The enchantment, if you will, dates back to the season that turned around the Bryant program, 1999. The most memorable of many noted victories in that 10-0 regular-season campaign came in a shootout with Pine Bluff, a team Bryant had never defeated. It was a watershed moment that season. Both teams were 4-0 but Pine Bluff, led by quarterback Mark Bradley who went on to fame with Oklahoma and is currently playing wide receiver for the Kansas City Chiefs, was ranked sixth in the state and the Hornets, 14 years removed from the program’s last winning season, were not.
Bryant would rack up 541 yards of offense and force seven turnovers. They piled up a 35-0 lead at the half but Pine Bluff came storming back in the third quarter and got within 41-31 with 10 minutes still to play in the game. The Zebras had the momentum and the football after recovering an onside kick near midfield. On a third-down play, Bradley overthrew his intended receiver deep down the right side and Matt White intercepted, returning 67 yards to that north end zone to stem the tide.
White, who rushed for 204 yards on the night, would add a 42-yard run for a touchdown (to the north end zone) late in the game to cap off the wild 55-31 Bryant win.
White was also a key figure in a triple overtime win by the Hornets over Lake Hamilton in 2001.
All three overtimes were played on the north end and White scored in the first extra period and in the third, putting the Hornets ahead 37-31. In the second OT, the Hornets had to score on a fourth-down play from the 9 to keep the game going and quarterback Lance Parker rolled out to find Jonathan Jameson for the score that sent it to the third extra period.
This time, Bryant scored first on White’s 1-yard plunge set up by a 14-yard pass from Parker to Zach Cardinal. But the extra point was no good leaving the door open for the Wolves to win it with a touchdown and extra point. Lake Hamilton used a halfback pass only to have Brandon St. Pierre intercept in the back of that north end zone to end it.
The next year, the No. 1-ranked Conway Wampus Cats with their thunder and lightning run game featuring speedy Kevin Wardlow and powerful Peyton Hillis who both went over 1,000 yards rushing that season. Hillis, of course, went on to star for the Arkansas Razorbacks and is a rookie this year playing for the Denver Broncos.
In another overtime game played at the north end of Bryant Stadium, Conway got the first stab at scoring and reached the 2 where, on third down, the 6-1, 235-pound Hillis got to the lip of the goal line where he met Bryant’s 5-11, 170-pound safety Bryan Griffith who somehow denied him the end zone.
The Wampus Cats lined up to go for it on fourth down but a procedure penalty backed them up to the 6 and they decided to attempt a field goal that was somehow missed. Bryant brought on its own kicker Todd Bryan who drilled his kick to win it 36-33.
Perhaps the most noteworthy of the north end zone charms came on a damp October night in 2004. The defending state champion Little Rock Central Tigers, on their way to a second title in a row, came to Bryant riding a 19-game winning streak. Their vaunted defense had allowed just 3 points in their first five games but the Hornets found a way to build a 15-7 lead going into the fourth quarter on a pair of touchdown pass from Anthony Mask to Richie Wood and a field goal by Bryan.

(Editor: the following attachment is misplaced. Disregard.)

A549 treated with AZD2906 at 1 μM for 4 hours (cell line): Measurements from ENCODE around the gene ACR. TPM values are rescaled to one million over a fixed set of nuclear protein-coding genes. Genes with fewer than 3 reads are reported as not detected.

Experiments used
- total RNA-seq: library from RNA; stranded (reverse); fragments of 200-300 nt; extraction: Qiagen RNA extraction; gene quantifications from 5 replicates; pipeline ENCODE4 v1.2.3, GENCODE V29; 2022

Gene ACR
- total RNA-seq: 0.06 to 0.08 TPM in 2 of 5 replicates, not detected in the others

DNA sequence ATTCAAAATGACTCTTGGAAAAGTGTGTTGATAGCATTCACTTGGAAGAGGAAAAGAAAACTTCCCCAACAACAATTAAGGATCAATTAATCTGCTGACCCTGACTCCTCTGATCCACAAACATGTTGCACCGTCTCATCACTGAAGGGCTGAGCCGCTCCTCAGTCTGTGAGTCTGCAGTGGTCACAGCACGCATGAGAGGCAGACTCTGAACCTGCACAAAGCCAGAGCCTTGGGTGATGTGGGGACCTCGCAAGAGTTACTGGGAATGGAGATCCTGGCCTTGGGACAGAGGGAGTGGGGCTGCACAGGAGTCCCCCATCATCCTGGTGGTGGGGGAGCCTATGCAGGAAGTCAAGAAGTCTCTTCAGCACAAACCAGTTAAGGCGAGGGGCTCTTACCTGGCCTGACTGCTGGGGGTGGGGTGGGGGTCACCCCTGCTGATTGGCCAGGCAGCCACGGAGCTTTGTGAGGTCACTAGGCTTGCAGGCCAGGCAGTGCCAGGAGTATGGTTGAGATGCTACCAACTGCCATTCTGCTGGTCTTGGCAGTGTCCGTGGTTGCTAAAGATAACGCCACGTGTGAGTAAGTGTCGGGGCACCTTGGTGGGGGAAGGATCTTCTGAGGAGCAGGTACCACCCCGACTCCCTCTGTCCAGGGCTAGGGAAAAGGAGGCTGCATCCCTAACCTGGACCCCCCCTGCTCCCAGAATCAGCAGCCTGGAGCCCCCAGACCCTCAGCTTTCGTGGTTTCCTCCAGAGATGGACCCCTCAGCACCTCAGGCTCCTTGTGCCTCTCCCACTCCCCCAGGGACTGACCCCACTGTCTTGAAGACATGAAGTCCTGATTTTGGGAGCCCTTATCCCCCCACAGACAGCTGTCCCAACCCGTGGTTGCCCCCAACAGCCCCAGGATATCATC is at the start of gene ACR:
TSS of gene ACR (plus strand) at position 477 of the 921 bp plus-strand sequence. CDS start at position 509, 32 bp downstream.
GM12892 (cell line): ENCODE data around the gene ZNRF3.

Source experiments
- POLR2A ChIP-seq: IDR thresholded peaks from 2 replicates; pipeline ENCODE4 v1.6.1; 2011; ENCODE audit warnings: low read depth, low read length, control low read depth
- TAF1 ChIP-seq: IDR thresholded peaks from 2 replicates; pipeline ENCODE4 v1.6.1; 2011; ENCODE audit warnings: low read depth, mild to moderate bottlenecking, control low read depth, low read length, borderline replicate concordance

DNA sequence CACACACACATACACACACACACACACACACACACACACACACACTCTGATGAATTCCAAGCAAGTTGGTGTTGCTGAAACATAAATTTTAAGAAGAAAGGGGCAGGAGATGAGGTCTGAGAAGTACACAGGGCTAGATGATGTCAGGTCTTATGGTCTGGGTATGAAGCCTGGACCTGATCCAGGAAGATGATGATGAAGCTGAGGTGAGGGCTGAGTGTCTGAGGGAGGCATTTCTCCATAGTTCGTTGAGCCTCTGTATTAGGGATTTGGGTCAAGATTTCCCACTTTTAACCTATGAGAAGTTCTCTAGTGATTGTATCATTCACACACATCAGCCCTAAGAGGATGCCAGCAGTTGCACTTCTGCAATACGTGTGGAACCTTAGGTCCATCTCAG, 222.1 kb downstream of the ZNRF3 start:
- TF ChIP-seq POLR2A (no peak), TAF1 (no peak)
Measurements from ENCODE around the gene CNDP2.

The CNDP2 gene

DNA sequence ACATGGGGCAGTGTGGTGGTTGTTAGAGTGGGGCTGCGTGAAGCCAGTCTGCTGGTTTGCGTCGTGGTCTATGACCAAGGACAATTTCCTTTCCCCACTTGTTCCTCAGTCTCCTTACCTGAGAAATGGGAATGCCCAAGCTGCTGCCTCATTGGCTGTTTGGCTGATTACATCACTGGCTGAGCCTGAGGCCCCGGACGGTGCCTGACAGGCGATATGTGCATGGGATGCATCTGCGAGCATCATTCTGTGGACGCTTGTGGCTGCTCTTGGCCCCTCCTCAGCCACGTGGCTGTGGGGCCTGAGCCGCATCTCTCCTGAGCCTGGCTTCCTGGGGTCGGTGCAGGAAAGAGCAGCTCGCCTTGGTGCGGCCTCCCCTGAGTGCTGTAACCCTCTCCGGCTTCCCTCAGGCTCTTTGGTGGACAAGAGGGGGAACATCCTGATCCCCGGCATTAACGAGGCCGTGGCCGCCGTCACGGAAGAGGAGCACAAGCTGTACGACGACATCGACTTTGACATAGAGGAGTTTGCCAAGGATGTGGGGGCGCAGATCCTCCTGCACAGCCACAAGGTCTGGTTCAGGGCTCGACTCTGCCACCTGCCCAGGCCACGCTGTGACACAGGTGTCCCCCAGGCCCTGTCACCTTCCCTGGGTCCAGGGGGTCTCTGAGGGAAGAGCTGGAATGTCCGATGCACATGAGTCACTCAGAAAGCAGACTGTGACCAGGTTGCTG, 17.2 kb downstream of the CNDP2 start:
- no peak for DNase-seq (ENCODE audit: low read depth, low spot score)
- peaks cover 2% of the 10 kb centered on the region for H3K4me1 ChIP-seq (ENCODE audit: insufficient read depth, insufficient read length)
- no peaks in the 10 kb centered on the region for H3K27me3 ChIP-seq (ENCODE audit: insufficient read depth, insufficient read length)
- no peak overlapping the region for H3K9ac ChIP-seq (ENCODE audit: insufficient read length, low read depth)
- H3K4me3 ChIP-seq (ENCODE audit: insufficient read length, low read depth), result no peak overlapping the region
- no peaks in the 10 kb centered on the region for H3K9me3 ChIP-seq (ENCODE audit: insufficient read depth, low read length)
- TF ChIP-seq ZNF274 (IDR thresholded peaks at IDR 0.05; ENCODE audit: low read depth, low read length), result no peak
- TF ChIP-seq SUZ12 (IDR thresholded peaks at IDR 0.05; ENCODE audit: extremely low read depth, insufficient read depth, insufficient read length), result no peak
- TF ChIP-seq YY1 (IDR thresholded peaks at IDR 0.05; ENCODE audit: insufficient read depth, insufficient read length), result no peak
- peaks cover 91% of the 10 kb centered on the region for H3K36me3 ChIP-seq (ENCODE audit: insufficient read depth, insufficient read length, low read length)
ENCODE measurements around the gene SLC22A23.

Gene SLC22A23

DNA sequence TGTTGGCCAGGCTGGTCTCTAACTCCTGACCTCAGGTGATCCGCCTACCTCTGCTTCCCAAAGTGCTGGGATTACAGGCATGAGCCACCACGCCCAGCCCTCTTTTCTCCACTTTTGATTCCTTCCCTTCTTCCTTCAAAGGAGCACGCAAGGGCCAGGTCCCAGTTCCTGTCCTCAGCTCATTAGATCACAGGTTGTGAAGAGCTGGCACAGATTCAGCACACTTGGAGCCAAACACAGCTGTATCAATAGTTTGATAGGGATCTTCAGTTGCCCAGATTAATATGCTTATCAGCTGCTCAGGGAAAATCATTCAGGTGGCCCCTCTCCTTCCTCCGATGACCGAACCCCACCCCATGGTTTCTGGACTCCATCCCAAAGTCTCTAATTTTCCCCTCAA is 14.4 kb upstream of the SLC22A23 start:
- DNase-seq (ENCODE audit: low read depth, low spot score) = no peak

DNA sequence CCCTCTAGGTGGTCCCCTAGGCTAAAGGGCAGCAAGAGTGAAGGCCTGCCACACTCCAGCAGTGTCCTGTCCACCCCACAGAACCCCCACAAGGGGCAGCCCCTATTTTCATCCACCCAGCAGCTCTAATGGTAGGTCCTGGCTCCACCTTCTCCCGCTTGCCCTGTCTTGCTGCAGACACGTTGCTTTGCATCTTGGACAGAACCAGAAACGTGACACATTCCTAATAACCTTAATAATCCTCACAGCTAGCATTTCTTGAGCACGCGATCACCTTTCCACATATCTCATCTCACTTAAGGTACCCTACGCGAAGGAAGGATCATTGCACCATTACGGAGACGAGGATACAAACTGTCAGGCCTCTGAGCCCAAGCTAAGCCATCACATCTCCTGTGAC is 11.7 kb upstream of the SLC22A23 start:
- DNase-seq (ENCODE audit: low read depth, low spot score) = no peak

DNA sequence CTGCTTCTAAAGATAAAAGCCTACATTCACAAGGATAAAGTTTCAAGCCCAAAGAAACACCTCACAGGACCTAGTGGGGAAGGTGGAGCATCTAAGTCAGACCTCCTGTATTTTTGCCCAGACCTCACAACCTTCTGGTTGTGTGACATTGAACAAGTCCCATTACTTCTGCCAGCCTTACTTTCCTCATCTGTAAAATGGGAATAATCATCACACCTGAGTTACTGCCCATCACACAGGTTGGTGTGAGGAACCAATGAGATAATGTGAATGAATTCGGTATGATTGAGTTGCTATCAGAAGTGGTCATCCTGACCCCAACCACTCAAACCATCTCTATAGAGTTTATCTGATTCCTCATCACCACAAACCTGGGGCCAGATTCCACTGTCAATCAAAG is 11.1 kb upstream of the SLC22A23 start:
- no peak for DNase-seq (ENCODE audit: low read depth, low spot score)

But Central rallied in the fourth quarter, trimming the lead to 15-13 with just under 10 minutes left. The Hornets held on until late in the game. Central, down to probably its last possession after a goal line stand earlier in the quarter by the Bryant defense, drove for a go-ahead touchdown with Mickey Dean taking it into the south end zone from 11 yards out with 1:46 to go.
It looked like the Tigers would escape with their winning streak and national ranking intact but Mask, who was 30 of 54 passing in the game, hit Wood with a couple of short throws and the Hornets converted a fourth down as they marched to the Central 15. A clutch catch by Brandon Butler out of the backfield converted a third down to get them there with less than 30 second to play.
But three incompletions followed and the Hornets were down to their last snap. Mask rolled slightly to his right and rifled a pass to Dustin Holland, who had pulled up between a pair of Central defenders a yard beyond the goal line. Holland grasped the throw and Bryant had regained the lead with :08.3 showing on the clock.
Bryant won it 22-19. It was the only loss over more than two seasons for Central.
Even last year, the north end zone proved to be the scene of another dramatic win. In what turned out to be a game for the championship of the 7A-Central Conference, Bryant and Russellville had battled to a 7-7 deadlock. Late in the game, Bryant made a defensive stand and the offense got one last chance to win it in regulation. Key runs by Aspen Trevino and a pass from Logan Parker to Jake Jackson fueled the drive. But they needed a leaping, spinning catch by Taylor Masters to get to the 17 with 39 seconds left. Parker centered the ball on the field with a 2-yard keeper and the Hornets let the time roll down to :03.7 before calling their final timeout.
Despite a pair of “icing” timeouts by Russellville, Austin Bradley came on to drill a 33-yard field goal out of the hold of Ethan Powell to win it.
There have been others, perhaps, but one more can definitely be added to the list on an “enchanting” Halloween night in 2008.